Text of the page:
Sialodacryoadenitis and Coronavirus Infection in Rats
Sialodacryoadenitis and rat coronavirus are inter-related viral infections that affect the nasal cavities, lungs, salivary glands and the Harderian gland that is close to the eyes in rats. These are highly infectious diseases that can be spread from rat to rat simply by being in the same vicinity as an infected rat. Aerial spread of the virus is common through sneezing by the infected rats. In addition, rats do not always show signs of being infected, making this virus an unexpected danger.
An infected rat may carry the virus quietly and without symptoms for a week. These viral infections last from two to three weeks.
Symptoms and Types
An infected rat's symptoms will depend on the organs that are most affected by the infection. In fact, a rat may be a carrier of the virus for up to a week sometimes without displaying any symptoms. Discharge from the eyes along with mumps-like symptoms will be present with primary sialodacryoadenitis infection. Other symptoms that may occur include:
- Excessive sneezing
- Discharge from nose
- Enlarged salivary glands
- Lymph nodes may be swollen in immune system response
- Avoidamce of bright light (photophobia)
- Reddish brown pigments and discharge around the eyes
- Inflammation of cornea or conjunctiva (eye tissue)
- Eye rubbing
- Excessive scratching at eyes
- Dehydration, if loss of appetite is present
Direct contact with infected rats or with their bodily fluids (urine, saliva, feces, etc.) can expose your pet to the sialodacryoadenitis or coronavirus. There are even some circumstances in which the viruses can become airborne.
Your veterinarian will diagnose the infections through the physical symptoms presented and by laboratory analysis of the body fluids.
The first step will be to quarantine the infected rat from the uninfected rats in the home. There is no set treatment for rats that are infected with sialodacryoadenitis and rat coronavirus infections. Treatment is given through antiviral drugs and maintenance of proper hygiene. If your rat has caused damage to its skin or eyes as a result of the irritation this infection can cause, your veterinarian will need to treat the lesions with topical antibiotics. If dehydration is present as a result of lost appetite, supportive care with fluids and electrolyte supplements can be given.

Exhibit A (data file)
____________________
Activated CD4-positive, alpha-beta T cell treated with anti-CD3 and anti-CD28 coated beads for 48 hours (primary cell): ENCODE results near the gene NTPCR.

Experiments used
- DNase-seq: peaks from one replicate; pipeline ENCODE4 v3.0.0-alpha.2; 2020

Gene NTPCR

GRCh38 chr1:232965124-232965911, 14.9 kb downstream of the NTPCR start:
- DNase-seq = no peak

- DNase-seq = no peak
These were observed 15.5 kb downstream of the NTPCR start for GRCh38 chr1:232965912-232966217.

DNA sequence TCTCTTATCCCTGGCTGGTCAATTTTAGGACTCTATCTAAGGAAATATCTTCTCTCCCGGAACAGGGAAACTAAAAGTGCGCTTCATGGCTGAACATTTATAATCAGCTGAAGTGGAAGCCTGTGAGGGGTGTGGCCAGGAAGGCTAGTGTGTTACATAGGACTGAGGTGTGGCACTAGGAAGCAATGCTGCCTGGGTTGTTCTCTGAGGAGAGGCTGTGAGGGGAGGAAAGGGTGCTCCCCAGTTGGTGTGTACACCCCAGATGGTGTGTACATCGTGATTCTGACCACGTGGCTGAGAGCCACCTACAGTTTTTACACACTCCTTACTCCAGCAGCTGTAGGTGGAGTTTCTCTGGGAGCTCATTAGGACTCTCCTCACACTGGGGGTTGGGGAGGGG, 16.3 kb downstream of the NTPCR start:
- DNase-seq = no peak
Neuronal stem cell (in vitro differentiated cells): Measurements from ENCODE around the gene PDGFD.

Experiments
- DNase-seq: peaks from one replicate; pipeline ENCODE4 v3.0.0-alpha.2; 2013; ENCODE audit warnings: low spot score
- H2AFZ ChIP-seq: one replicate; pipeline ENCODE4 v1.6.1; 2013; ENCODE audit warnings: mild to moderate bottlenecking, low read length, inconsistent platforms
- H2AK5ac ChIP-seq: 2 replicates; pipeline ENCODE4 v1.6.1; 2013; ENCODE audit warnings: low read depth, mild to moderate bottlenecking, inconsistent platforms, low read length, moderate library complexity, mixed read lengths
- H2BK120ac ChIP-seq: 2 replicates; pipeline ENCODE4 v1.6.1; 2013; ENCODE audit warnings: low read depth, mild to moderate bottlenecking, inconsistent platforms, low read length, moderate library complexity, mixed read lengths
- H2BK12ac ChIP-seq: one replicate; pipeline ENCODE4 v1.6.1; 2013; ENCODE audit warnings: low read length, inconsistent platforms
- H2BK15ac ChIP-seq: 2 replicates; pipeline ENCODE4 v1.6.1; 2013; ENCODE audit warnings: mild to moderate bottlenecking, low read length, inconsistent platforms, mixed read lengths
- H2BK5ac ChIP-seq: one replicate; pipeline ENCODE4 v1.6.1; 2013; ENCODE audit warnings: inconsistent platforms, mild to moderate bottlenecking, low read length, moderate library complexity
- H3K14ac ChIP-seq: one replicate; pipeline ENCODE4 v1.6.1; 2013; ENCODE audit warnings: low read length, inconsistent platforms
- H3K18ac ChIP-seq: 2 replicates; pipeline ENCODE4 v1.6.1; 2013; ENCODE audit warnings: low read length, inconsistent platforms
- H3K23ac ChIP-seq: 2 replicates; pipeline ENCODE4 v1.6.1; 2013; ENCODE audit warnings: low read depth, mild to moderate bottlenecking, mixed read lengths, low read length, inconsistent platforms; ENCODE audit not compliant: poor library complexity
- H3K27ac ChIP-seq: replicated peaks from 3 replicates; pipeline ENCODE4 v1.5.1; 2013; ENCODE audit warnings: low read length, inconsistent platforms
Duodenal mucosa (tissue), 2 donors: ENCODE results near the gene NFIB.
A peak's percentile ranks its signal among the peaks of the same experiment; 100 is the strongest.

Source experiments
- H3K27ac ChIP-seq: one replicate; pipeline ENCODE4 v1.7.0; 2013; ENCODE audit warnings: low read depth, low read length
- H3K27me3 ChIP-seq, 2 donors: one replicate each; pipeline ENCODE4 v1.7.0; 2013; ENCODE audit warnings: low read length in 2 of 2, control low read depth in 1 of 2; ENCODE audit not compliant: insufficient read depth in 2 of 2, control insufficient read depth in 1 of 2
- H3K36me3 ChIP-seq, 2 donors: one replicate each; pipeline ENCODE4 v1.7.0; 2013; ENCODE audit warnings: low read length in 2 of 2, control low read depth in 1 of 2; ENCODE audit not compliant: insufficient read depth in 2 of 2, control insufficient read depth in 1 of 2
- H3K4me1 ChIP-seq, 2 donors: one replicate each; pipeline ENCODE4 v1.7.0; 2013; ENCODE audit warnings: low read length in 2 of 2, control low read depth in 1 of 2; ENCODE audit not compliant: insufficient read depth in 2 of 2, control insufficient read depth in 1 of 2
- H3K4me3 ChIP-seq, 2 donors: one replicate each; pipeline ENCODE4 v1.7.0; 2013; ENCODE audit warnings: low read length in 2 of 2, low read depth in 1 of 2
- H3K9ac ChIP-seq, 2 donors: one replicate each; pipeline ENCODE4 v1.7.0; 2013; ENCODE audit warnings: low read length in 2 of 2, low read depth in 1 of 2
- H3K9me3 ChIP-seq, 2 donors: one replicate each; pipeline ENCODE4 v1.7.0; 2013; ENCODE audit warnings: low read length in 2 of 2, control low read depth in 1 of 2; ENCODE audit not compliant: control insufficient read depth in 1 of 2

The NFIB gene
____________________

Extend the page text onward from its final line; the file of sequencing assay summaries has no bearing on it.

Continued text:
Rats typically recover over a period of two to three weeks, developing resistance to future attacks by these viruses as their immune system responds and builds natural antibodies to the virus. However, you must treat every rat for severe respiratory infections as soon as it begins to show symptoms of any type of viral infection. The preferred choice of treatment is a combination of enrofloxacin, also known as baytril, and doxycycline. Your veterinarian will prescribe the best antiviral medication depending on the primary virus that is found to be causing the infection.
Living and Management
You will need to isolate the infected rat, or rats, from the rest of the group. If possible, removing them to another location entirely is advised, because of the airborne nature of this virus' transmission. If this is not possible, moving them to another room in the house will have to be enough. Consult with your veterinarian on the best ways to disinfect your rat's living environment and cages, and when you can safely place the rats in the same environment with other rats again.
Because symptoms of this infection are not always readily apparent, one of the most important steps in preventing this infection is isolating new rats for at least two to three weeks before they are included with the established group of rats. As a general precaution, you must always wash your hands and change your clothing after handling any rat -- or other animal -- before handling your own rats again.
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